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This question already has an answer here:

I apologize if this is just another duplicate question, but I'm having trouble phrasing the issue I'm having, and none of the searches I've conducted in Google or here have come up fruitful.

I am practicing a CSS overhaul of my website, and debugging the layout in multiple browsers as I go. Right now, I've gotten to a place where things look great in desktop browsers, but awful in mobile browsers. I forgot to clarify this in my original post (which got it marked as a duplicate), but at present, we are not designing this site to have a truly responsive layout, due to the amount of content we have to serve, and the illustrative nature of the layout. It is a web-browser game.

http://danapull.com/literising/ is where I'm starting to play around with code.

When the above is viewed on an iPad or iPhone in both mobile Chrome/Safari, the top right corner of the site is viewable, but it's impossible to zoom or scroll to see anything else.

I've been reading up, and many things are pointing to:

  • Negative margins are not playing nice in the mobile browsers
  • I am not utilizing any code to support mobile browser viewports.

I'm very new to CSS, and appreciate any assistance.

Below are the CSS and HTML:

html {
    background: #000;

body {

#bg-top {
    background: url('images/bg_01.jpg') no-repeat center top;
    height: 973px;
    top: 0;
    position: absolute;
    width: 100%;
    z-index: 0;
    display: block;


#bg-mid {
    background: url('images/bg_02.jpg') repeat-y center top;
    height: 2000px;
    top: 973px;
    position: absolute;
    width: 100%;
    z-index: 0;
    display: block;

#logo-container {
    background: url('images/logo.png');
    width: 140px;
    height: 100px;
    position: absolute;
    left: 50%;
    margin-left: -610px;
    top: 20px;

#user-module {
    width: 300px;
    height: 120px;
    position: absolute;
    left: 50%;
    margin-left: 310px;
    top: 12px;
    background-color: rgba(255, 249, 230, 0.7);
    border-radius: 20px;
    box-shadow: 0 1px 5px #000;

#logo-container:hover {
    background-position: 0 -100px;

#scroll-container-top {
    background: url('images/scroll_top.png') no-repeat;
    width: 1280px;
    height: 633px;
    position: relative;
    left: 50%;
    margin-left: -640px;
    top: 140px;
    display: block;

#scroll-container-mid {
    background: url('images/scroll_mid.png') repeat-y;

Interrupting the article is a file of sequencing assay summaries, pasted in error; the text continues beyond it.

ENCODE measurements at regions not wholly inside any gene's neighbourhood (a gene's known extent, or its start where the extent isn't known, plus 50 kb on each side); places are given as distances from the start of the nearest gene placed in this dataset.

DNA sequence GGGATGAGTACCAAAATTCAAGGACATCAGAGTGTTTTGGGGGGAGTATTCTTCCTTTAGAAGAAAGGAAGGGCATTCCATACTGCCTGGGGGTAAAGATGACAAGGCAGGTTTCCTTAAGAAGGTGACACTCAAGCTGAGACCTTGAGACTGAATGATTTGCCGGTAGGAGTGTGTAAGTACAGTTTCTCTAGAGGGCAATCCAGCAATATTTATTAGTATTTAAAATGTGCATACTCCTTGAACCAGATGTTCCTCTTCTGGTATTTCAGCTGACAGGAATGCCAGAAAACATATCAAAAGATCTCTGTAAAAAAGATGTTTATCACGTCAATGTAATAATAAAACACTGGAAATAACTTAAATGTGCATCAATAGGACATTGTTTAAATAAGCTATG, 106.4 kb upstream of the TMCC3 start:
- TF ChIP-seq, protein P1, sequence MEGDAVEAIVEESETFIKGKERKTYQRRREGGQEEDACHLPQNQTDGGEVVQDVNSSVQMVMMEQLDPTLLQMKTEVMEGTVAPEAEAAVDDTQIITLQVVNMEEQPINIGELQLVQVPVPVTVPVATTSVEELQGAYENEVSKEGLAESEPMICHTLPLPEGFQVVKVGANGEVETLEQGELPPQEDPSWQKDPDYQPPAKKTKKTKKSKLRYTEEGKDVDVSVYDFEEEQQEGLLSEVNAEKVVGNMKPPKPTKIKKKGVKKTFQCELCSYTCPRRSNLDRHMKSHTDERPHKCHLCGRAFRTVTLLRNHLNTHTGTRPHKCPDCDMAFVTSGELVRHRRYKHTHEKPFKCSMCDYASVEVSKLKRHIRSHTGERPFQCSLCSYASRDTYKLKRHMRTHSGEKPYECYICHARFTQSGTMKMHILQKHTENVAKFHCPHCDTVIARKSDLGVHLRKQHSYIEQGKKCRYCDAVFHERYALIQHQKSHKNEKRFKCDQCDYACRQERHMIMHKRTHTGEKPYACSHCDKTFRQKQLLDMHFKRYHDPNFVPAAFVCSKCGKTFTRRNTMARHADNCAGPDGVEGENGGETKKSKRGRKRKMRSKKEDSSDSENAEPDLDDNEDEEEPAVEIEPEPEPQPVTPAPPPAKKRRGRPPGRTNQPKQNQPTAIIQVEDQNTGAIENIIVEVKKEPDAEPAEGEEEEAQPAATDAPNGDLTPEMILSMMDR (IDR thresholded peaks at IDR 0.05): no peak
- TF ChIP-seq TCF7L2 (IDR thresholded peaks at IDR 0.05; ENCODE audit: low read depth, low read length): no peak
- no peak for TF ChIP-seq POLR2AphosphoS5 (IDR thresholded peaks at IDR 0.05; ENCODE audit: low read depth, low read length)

width: 1280px;
    height: 2000px;
    position: absolute;
    left: 50%;
    margin-left: -640px;
    top: 772px;
    display: block;


<!DOCTYPE html>


        <title>Lite Rising</title>
        <link rel="stylesheet" type="text/css" href="css-reset.css">
        <link rel="stylesheet" type="text/css" href="style.css">



            <div id="bg-top"></div>
            <div id="bg-mid"></div>

            <a href="#"><div id="logo-container"></div></a>

            <div id="user-module"></div>

            <div id="scroll-container-top"></div>
            <div id="scroll-container-mid"></div>


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marked as duplicate by Wooble, lifetimes, flx, soldier.moth, Jonesopolis Mar 9 '14 at 3:46

This question has been asked before and already has an answer. If those answers do not fully address your question, please ask a new question.

Have you heard of media queries? It may be a useful option – lifetimes Mar 9 '14 at 1:20

I wouldn't say that this question is a duplicate of How to make website mobile and tablet compatible- the proper way forward for that will be going ahead with media queries and making it responsive.

The quick fix and as easy explanation will be that you are using position: absolute css property at the very base main container.

Position: Absolute takes your content- in this case your DIVs out of the general website blocks and they virtually do not take any space. If you can give them some ground with adding at least position: relative to your container and defining a width instead of 100%. You will be able to notice that when you resize your browser size you do not see any scrollbars.

You should also consider removing:

    <meta name="viewport" content="width=device-width, initial-scale=1">

because width=device-width will show your website as zoomed in instead of showing your full page which your user should be able to zoom to their preferred content block.

I hope it helped.

share|improve this answer
Thank you for the descriptive answer - right now our focus on rehauling the design of flightrising.com (which has archaic code) into a much more CSS-focal site. While I understand that responsive web design is the current trend for websites, it doesn't exactly work for the amount of content we have to serve, and the illustrative nature of the layout. I will play around with the largest container and see if I can get it to properly scale/display in mobile browsers. The old one does, so it's just a matter of finding out what we did there and leveraging that in the new code somehow. – user3397057 Mar 9 '14 at 17:34
you can define a number of pixels in your meta too if you choose to not opt for responsive. Try adding this to your header: <meta name="viewport" content="width=1024"> reference: webdesignerwall.com/tutorials/… – descene Mar 20 '14 at 19:08

You could checkout responsive web design, and use media queries to adapt your layout.

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